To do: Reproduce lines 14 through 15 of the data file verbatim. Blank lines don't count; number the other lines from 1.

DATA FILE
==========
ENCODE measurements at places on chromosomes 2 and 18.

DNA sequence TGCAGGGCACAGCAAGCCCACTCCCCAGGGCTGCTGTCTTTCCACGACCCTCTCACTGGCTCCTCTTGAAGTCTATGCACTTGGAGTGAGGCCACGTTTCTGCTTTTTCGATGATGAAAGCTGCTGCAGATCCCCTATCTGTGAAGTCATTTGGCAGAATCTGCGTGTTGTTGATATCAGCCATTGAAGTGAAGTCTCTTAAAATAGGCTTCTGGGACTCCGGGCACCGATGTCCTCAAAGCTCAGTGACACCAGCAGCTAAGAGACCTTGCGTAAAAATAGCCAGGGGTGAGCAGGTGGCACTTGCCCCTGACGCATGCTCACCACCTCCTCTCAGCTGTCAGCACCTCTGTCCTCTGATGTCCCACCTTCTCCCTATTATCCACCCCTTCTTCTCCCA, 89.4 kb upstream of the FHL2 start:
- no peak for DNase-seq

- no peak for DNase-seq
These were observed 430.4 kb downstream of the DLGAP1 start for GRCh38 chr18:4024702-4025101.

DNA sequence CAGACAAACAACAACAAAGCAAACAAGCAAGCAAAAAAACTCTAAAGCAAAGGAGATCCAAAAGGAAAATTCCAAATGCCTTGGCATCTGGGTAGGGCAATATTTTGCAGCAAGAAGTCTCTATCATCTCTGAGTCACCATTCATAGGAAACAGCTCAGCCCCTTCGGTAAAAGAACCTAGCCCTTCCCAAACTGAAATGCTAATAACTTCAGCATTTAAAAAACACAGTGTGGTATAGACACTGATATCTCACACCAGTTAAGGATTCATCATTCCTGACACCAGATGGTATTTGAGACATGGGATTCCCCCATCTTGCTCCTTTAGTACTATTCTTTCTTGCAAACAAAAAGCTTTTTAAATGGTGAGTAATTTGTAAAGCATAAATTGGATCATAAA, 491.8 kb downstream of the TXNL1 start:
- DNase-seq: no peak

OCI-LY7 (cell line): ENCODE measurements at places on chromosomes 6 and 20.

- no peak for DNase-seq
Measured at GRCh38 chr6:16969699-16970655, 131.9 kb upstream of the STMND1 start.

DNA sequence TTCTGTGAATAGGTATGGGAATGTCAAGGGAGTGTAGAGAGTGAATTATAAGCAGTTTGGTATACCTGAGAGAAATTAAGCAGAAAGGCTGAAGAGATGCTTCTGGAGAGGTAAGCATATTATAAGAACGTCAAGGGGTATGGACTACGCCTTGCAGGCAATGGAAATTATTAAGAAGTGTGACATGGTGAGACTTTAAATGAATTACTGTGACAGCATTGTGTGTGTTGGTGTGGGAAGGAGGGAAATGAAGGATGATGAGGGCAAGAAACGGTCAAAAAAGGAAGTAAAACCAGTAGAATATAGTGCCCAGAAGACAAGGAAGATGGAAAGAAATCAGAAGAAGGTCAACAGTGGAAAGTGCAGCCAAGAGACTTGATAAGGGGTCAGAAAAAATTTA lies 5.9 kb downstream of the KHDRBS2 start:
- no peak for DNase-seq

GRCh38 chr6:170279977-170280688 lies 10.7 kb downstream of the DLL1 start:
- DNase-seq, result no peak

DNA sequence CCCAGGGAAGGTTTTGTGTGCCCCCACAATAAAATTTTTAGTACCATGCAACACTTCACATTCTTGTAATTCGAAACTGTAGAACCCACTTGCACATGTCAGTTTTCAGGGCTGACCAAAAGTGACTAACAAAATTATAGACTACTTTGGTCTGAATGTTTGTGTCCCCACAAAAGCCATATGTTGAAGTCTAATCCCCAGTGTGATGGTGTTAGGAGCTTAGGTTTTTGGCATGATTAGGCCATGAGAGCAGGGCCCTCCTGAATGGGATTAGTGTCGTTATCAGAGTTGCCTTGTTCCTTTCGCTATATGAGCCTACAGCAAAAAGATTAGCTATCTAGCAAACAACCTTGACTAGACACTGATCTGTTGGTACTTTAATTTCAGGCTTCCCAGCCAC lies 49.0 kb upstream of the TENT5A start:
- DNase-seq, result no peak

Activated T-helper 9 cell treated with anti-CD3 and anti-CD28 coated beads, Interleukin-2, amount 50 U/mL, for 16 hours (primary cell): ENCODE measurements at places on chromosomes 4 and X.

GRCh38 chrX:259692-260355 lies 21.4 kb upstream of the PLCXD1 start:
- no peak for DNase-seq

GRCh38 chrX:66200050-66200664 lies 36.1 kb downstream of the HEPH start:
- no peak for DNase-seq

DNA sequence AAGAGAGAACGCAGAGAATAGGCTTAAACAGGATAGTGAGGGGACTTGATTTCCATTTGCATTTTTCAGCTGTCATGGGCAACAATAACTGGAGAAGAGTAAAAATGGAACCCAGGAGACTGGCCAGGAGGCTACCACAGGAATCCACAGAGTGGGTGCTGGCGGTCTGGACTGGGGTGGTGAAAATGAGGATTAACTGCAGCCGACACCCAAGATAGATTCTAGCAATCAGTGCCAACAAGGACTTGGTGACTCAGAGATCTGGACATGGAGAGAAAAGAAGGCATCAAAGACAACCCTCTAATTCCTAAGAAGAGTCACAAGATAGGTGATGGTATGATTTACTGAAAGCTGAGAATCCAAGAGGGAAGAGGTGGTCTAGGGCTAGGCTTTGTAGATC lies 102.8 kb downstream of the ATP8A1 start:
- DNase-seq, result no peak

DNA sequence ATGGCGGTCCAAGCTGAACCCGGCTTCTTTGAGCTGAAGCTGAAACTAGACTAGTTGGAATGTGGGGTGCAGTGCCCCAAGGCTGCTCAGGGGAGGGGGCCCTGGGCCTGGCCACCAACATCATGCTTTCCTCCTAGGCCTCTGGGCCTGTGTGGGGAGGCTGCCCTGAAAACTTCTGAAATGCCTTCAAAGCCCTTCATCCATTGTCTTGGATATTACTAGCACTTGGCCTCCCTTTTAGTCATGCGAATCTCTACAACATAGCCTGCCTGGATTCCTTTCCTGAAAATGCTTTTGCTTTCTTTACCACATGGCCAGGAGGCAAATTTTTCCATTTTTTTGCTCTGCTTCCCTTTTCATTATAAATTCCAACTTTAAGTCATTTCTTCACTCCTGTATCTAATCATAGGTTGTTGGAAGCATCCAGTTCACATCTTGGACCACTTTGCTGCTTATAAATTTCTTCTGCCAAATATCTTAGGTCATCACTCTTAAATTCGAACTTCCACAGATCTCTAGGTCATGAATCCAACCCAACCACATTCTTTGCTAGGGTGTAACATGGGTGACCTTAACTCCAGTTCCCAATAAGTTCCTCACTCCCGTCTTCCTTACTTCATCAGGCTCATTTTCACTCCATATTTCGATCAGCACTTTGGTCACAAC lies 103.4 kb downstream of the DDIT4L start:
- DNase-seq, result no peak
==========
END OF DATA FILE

- DNase-seq, result no peak

DNA sequence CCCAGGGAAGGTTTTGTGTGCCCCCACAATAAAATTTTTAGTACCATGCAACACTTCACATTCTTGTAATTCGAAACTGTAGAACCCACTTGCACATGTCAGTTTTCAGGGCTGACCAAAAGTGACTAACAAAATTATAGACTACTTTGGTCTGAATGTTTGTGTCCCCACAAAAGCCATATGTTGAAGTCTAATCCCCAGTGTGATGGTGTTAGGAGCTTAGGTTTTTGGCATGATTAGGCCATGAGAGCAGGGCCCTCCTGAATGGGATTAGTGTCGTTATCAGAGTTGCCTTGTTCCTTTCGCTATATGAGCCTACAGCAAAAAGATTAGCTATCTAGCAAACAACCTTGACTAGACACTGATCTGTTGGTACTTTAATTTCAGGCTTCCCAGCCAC lies 49.0 kb upstream of the TENT5A start: